The 2008 New Orleans Jazz & Heritage Festival

The New Orleans Jazz & Heritage festival ain’t no NAMM-Show-style shred-a-thon, y’all. It’s about tone and soul. Too much attitude or too many notes will turn off the savvy audience. Jazz Fest is a major event that remains true to its regional roots. Local players are celebrated. Everybody from everywhere else is happy to soak in the second-line rhythms and get involved in the ubiquitous revelry. Representatives from the far corners of the roots guitar universe descended on the Crescent City this year. Jazz Fest ’08 featured a fantastic mix of local heroes such as Walter “Wolfman” Washington, and international stars such as John Butler.
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Jazz Fest highlights included a transcendental performance by Alison Krauss & Robert Plant with a band led by T-Bone Walker and featuring Buddy Miller. They played revamped, rootsy versions of several Zeppelin chestnuts from “Black Dog” to the eerily appropriate “When the Levee Breaks.” Carlos Santana played glorious set of classic-era songs on a gorgeous PRS that blended in with the sunny Acura stage backdrop, where his set preceded the return of the Neville Brothers as traditional festival closers for the first time since Katrina. It marked what many saw as a real return to form for the entire town, and they brought Santana back onstage to share in the moment on for “My Blood” and “Ain’t No Use.”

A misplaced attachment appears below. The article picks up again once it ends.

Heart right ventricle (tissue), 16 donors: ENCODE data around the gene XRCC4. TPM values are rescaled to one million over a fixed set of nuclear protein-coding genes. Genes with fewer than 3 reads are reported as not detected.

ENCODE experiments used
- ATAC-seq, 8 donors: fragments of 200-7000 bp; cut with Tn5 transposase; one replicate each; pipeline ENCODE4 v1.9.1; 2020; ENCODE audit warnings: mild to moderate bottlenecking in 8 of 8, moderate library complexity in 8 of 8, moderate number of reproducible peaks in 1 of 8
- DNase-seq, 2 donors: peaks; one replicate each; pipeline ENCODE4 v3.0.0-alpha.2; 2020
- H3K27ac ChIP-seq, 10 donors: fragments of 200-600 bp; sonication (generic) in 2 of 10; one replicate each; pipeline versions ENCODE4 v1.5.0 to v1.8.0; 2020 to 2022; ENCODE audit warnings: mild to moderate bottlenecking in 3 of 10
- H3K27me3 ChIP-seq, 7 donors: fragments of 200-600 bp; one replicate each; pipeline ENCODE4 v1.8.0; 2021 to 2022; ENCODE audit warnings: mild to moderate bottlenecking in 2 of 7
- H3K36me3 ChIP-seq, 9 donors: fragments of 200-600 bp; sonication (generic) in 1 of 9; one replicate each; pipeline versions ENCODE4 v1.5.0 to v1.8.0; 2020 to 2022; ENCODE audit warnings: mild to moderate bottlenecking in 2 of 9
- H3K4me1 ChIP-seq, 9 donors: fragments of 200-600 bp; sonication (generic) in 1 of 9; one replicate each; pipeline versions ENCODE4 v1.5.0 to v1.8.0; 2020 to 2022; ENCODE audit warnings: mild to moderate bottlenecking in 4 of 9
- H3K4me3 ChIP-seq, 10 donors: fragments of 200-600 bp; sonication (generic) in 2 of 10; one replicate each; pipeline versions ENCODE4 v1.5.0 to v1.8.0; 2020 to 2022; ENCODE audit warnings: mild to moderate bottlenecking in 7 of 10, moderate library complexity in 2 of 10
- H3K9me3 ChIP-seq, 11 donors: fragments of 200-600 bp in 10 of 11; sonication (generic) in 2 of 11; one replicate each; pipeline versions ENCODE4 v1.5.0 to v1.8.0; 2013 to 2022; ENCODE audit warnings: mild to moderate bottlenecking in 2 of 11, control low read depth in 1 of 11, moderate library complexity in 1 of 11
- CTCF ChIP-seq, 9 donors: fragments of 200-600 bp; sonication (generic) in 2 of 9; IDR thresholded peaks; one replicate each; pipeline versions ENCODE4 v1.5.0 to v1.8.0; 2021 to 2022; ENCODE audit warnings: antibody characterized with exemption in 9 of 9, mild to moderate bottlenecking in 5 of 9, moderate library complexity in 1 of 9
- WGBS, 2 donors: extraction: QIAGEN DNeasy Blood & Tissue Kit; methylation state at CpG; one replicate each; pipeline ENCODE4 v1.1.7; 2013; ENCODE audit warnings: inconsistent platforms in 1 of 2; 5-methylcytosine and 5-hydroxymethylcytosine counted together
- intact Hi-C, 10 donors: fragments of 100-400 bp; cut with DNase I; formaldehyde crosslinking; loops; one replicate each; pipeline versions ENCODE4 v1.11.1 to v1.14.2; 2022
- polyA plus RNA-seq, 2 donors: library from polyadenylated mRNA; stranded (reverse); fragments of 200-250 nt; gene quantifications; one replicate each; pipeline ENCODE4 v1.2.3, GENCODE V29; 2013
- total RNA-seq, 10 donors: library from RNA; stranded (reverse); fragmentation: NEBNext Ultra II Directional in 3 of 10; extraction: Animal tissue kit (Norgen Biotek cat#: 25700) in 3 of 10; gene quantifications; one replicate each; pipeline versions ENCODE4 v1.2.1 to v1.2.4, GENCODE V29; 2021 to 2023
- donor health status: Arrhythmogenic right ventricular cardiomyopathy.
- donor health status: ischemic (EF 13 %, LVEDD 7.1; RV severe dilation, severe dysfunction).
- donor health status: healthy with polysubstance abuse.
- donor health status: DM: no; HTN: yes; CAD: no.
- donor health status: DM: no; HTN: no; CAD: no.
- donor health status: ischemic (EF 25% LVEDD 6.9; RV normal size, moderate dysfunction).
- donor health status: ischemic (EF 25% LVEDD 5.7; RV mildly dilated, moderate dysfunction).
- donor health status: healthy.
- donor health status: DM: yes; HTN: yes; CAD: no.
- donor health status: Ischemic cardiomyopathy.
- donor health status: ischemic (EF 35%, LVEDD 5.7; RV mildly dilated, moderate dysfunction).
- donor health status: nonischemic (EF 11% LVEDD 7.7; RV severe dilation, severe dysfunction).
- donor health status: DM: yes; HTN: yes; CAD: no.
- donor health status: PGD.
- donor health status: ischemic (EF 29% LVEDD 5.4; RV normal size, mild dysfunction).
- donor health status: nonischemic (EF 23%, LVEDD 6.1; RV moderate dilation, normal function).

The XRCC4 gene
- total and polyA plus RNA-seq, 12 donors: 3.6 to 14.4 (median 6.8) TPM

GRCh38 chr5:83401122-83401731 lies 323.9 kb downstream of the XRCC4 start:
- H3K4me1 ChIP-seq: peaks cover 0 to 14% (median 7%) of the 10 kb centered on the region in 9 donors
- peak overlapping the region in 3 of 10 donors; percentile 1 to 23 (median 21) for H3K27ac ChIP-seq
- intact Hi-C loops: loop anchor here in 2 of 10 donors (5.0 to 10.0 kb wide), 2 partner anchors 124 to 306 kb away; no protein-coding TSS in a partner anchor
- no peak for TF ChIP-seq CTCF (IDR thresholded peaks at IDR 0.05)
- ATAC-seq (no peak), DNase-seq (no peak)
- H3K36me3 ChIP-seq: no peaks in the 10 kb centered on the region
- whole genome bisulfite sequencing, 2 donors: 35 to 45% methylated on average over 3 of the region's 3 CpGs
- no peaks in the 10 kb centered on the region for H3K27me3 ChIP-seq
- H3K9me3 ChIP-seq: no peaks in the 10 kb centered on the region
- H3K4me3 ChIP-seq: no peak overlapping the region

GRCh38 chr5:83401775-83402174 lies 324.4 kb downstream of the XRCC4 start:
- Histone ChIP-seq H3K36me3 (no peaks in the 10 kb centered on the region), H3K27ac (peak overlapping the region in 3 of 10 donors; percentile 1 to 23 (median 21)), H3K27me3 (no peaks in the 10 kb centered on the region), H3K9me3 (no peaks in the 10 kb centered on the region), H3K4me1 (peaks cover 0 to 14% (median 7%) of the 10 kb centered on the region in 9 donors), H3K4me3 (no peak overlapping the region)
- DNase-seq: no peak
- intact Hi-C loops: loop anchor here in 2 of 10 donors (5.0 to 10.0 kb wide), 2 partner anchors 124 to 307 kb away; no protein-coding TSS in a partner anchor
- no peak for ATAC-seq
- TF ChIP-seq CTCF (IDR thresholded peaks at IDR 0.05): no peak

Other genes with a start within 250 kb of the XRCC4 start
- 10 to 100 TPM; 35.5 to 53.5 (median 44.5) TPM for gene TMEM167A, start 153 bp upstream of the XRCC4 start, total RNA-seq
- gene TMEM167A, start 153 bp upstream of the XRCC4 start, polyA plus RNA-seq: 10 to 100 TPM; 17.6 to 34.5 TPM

Sit-ins, all-star jams, and club gigs play a huge role in the Jazz Fest experience. Guitar Player Presents was proud to introduce Sonny Landreth as the 2007 Reader’s Poll winner for Best Slide Guitarist at the unique Rock & Bowl, where Sonny signed copies of the May issue for a large audience of players. At the sixth-annual Bayou Rendezvous, NOLA favorites Brian Stoltz (PBS, Funky Meters), June Yamagishi (Papa Grows Funk), and gypsy rocker Eric McFadden (P-Funk) delivered a bar room clinic on how to groove first, and then solo your ass off. The hottest ticket in the Big Easy was the Funky Meters with the Derek Trucks Band at the Howlin’ Wolf, and it lived up to the hype with an awesome one-two punch of Truck’s Southern rock slide mastery, and Ian Neville’s syncopated NOLA soul rhythms. The two traditions—and players—mixed like red beans and rice.

After seeing 12 days and nights worth of Louisiana’s best, and those from near and far, two things were clear. First, a signature sound is essential. Tone dogs like Landreth, Trucks, Santana and Jack White with the Raconteurs stood out strong and left lasting audible impressions. And then there’s the larger picture. Local players will tell you that post-Katrina life in the Big Easy can be dicey, but Jazz Fest appears to be getting better all the time. This year’s attendance—estimated at 400,000—was the best since big K. That’s welcome progress—even if the 9th Ward still looks like the fateful storm just made landfall. 

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